I finally finished The Odyssey yesterday. I don't know how to say this strongly enough, but I LOVED it. I came at it a little nervous...I was hoping that it wouldn't be too challenging...it's summer after all, and my brain feels fried sometimes from the heat (like now). I was using the Robert Fagles translation, which was very easy to follow (thanks Brienne for the recommendation!).
Everyone knows the basic plot of The Odyssey: Odysseus can't get home from the Trojan War, try as he might: the gods are conspiring against him. The story starts out with Telemachus, Odysseus's son. He's fed up with the suitors eating all his food, so he goes out in search of word of his father. Then we come to Odysseus, who makes his way to some friendly people, and there he recites all his adventures: the cyclops, the sirens, Circe, Calypos, the Lotus-Eaters, etc. Eventually, he is able to get home, but disguises himself so that the suitors don't kill him. Pretty much, everything is amess and Odysseus has to "clean house" as he says. He kicks the suitors ass. Everyone is glad he's finally home.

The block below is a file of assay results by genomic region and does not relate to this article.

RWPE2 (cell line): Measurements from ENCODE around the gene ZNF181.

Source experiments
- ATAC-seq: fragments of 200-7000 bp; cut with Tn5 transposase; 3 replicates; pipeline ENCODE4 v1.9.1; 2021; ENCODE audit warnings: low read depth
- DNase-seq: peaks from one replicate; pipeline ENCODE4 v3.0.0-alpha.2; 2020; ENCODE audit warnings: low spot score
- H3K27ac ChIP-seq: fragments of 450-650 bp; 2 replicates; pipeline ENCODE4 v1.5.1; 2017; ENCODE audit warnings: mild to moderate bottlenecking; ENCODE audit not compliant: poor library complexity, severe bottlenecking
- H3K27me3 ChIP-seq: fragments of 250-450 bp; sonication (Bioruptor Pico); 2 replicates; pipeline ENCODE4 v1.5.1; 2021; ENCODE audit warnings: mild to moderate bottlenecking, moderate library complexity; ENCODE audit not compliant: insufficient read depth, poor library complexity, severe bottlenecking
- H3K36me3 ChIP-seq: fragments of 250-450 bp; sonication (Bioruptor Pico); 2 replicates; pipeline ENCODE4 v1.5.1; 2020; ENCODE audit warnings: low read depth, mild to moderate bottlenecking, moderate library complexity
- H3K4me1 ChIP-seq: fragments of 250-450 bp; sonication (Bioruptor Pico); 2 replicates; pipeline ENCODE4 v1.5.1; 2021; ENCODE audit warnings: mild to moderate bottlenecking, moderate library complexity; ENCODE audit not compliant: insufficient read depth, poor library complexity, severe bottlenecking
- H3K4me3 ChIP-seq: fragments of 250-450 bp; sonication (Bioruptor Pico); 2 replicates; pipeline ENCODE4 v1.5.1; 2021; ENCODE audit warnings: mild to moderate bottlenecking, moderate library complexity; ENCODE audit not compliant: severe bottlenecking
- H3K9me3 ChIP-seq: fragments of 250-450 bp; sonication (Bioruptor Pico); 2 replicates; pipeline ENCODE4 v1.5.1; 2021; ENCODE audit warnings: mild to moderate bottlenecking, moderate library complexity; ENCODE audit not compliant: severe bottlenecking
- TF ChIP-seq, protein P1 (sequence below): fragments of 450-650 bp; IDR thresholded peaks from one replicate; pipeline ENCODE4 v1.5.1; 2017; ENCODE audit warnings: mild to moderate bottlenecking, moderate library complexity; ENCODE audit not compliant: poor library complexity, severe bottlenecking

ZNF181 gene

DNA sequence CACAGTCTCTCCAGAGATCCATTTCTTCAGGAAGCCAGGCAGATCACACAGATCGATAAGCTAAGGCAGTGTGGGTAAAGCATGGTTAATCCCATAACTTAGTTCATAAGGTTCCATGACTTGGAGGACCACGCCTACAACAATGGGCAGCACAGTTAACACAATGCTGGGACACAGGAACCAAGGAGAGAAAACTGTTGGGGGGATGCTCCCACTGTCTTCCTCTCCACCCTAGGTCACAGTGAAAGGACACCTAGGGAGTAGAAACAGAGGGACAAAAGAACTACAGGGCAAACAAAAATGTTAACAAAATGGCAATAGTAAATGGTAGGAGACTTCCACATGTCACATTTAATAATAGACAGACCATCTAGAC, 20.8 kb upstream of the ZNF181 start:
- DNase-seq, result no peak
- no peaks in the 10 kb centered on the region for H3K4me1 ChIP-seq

The narrative is sometimes bloody, sometimes crude, sometimes beautiful. What really struck me is that here is a story that is more than 2,500 years old. And here I was totally engrossed, amazed...completely rooting for Penelope, Telemachus and Odysseus. I know that everyone says that Don Quixote is number one, and I can see why people would say that, but The Odyssey was AWESOME! It's like the Casablanca books...absolutely perfect, encompassing many different elements and excelling at them all.
If you haven't read this, definately read it. It is absolutely fabulous. I'm just embarassed that it took me 26 years to read it. Shouldn't I have read this in middle school? Oh, right - they don't teach the classics anymore.